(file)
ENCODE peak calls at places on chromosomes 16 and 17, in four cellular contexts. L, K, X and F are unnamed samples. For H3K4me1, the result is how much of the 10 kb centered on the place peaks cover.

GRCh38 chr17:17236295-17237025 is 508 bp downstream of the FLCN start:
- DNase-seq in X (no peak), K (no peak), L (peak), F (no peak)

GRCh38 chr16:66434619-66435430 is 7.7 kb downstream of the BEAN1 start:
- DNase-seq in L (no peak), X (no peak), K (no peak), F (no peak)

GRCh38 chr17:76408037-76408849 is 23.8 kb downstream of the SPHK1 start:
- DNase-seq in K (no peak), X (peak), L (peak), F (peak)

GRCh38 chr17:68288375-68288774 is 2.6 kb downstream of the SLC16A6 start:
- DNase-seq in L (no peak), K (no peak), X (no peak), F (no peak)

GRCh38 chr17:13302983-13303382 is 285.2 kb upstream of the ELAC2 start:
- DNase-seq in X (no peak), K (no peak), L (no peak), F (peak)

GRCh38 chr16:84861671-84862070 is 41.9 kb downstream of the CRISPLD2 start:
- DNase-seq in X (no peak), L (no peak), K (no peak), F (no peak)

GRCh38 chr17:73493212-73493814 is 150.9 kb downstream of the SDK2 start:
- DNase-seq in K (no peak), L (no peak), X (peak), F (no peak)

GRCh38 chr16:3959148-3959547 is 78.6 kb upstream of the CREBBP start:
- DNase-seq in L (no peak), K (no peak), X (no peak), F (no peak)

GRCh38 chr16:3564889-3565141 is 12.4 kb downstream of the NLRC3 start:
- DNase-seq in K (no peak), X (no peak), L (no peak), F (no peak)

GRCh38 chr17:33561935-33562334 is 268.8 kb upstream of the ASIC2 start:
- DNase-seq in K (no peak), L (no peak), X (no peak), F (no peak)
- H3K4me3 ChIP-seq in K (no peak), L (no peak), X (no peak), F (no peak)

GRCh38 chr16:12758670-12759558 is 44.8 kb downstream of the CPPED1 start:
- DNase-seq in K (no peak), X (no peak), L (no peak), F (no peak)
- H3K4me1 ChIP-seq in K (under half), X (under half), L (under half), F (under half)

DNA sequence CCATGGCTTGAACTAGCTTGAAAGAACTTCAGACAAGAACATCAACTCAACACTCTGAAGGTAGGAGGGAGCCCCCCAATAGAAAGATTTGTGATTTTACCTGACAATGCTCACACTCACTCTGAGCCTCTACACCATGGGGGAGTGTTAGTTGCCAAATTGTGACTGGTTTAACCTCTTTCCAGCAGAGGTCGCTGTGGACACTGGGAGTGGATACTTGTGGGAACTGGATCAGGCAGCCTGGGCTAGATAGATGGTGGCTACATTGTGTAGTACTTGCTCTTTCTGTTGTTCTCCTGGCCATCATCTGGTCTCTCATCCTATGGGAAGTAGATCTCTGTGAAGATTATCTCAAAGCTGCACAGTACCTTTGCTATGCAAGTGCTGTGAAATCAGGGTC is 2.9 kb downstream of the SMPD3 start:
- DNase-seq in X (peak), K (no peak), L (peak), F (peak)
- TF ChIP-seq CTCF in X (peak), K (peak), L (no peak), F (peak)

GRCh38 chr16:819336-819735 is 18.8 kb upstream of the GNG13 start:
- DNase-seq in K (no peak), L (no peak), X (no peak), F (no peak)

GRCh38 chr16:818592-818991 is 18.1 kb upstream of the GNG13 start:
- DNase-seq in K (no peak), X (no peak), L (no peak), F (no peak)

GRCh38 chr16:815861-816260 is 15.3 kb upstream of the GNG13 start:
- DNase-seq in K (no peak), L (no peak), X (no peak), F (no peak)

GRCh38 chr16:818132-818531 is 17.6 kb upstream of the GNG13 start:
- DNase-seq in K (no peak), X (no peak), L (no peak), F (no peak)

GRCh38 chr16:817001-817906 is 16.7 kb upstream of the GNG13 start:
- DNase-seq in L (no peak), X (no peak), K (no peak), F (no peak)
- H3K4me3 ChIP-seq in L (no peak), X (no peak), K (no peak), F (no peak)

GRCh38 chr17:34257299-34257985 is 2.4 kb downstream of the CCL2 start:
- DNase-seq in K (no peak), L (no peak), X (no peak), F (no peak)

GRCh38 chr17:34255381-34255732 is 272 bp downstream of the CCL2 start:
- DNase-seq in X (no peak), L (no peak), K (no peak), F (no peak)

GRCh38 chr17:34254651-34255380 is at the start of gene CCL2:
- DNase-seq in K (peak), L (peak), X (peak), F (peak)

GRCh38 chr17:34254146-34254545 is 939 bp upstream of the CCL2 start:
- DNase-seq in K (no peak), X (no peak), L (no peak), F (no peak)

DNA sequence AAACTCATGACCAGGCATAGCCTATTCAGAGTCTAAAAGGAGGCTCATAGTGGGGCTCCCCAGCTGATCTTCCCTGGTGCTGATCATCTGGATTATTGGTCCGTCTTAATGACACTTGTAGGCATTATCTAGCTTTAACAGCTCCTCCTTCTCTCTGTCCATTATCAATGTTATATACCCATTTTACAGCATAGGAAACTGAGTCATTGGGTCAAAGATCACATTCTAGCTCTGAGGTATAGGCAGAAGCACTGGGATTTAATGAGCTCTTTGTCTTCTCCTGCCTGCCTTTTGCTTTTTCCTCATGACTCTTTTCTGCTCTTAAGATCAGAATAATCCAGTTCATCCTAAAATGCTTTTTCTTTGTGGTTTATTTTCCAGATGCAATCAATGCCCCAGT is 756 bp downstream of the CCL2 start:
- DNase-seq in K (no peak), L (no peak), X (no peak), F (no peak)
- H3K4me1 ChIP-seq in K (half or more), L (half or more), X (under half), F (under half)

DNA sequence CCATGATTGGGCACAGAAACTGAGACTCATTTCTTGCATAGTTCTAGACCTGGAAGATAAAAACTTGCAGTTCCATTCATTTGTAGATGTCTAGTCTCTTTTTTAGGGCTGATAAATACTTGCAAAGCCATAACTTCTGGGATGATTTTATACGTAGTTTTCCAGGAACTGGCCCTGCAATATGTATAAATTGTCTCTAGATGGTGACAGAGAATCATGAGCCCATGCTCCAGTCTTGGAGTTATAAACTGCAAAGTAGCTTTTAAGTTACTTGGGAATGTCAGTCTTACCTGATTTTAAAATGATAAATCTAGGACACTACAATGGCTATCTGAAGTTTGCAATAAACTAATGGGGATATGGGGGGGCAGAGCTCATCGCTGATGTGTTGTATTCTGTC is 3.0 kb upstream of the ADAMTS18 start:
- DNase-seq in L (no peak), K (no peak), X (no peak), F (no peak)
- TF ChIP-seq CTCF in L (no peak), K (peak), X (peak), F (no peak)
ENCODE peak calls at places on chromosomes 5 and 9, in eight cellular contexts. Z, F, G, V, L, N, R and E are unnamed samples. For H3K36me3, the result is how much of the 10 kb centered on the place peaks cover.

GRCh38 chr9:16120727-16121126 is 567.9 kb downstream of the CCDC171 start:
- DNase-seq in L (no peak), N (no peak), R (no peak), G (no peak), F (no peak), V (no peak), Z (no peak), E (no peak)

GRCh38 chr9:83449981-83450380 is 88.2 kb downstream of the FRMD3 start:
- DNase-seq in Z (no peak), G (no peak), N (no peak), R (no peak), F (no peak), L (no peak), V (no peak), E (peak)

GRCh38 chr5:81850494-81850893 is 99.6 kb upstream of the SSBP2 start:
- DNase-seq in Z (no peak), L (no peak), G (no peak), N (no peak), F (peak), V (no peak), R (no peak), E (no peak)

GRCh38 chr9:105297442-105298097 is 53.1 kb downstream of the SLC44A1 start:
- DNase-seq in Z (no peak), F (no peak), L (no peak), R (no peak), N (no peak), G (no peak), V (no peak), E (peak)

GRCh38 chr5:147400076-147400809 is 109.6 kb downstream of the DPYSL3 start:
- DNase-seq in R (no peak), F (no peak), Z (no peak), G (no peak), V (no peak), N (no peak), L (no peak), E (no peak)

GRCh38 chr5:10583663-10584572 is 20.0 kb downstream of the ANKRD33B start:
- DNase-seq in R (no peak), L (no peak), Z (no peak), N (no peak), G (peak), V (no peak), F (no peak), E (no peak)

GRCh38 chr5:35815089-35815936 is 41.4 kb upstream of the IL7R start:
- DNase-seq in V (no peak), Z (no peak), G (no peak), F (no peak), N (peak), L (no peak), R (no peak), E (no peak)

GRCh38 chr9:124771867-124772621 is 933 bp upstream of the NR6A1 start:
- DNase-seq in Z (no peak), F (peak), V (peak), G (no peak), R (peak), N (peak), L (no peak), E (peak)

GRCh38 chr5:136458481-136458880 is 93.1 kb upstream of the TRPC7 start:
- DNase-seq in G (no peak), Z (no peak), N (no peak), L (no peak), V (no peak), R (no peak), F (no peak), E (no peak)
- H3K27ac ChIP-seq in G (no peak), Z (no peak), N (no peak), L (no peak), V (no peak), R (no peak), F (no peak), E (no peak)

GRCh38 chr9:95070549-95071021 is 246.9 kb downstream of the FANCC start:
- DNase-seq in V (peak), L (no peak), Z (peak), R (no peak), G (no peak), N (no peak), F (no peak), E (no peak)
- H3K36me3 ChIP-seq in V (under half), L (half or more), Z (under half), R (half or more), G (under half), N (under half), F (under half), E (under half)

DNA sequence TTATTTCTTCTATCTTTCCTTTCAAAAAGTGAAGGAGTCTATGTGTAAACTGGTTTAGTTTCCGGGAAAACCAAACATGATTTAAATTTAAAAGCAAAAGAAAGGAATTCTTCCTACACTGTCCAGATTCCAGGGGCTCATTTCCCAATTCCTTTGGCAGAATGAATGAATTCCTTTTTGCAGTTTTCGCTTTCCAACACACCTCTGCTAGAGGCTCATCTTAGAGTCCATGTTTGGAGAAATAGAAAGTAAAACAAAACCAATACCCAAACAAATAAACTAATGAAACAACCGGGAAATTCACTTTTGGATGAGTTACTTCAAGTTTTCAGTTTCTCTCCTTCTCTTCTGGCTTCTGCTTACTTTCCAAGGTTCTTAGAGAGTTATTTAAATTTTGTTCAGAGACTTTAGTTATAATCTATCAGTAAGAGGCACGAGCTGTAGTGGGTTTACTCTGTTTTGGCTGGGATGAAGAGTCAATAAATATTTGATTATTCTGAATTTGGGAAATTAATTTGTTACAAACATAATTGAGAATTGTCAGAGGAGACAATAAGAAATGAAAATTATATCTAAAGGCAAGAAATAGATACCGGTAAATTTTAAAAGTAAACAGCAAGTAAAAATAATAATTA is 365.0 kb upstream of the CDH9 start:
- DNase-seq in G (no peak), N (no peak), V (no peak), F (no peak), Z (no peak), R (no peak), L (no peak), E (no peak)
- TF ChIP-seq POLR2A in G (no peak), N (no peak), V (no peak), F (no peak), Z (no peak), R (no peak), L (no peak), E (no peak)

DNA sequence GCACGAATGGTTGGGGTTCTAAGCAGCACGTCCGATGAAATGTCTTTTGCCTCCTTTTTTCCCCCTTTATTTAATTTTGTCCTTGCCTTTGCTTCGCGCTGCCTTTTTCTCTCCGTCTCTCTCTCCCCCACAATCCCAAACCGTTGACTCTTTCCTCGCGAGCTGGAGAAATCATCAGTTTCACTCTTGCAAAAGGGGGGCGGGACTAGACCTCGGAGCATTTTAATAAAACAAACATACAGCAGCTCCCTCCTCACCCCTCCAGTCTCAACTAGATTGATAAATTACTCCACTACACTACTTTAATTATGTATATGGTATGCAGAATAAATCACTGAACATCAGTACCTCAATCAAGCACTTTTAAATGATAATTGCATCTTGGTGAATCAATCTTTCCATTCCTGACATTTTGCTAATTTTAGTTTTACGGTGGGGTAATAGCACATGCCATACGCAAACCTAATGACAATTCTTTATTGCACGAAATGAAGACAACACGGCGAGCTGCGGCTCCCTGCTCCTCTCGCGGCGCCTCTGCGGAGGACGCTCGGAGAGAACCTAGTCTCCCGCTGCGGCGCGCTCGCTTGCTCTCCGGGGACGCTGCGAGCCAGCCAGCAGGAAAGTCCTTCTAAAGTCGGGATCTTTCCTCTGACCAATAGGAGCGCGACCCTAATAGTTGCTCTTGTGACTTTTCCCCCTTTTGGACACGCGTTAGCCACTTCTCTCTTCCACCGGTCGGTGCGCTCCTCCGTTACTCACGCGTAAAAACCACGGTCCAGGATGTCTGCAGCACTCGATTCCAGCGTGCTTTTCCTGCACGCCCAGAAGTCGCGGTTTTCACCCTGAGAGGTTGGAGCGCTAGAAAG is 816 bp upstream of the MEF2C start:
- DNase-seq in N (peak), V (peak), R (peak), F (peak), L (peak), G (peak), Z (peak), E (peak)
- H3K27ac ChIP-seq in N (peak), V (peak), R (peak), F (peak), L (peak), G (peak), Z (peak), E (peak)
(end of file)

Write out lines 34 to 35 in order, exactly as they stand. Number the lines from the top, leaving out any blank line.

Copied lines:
- DNase-seq in K (no peak), L (no peak), X (no peak), F (no peak)

GRCh38 chr16:818132-818531 is 17.6 kb upstream of the GNG13 start: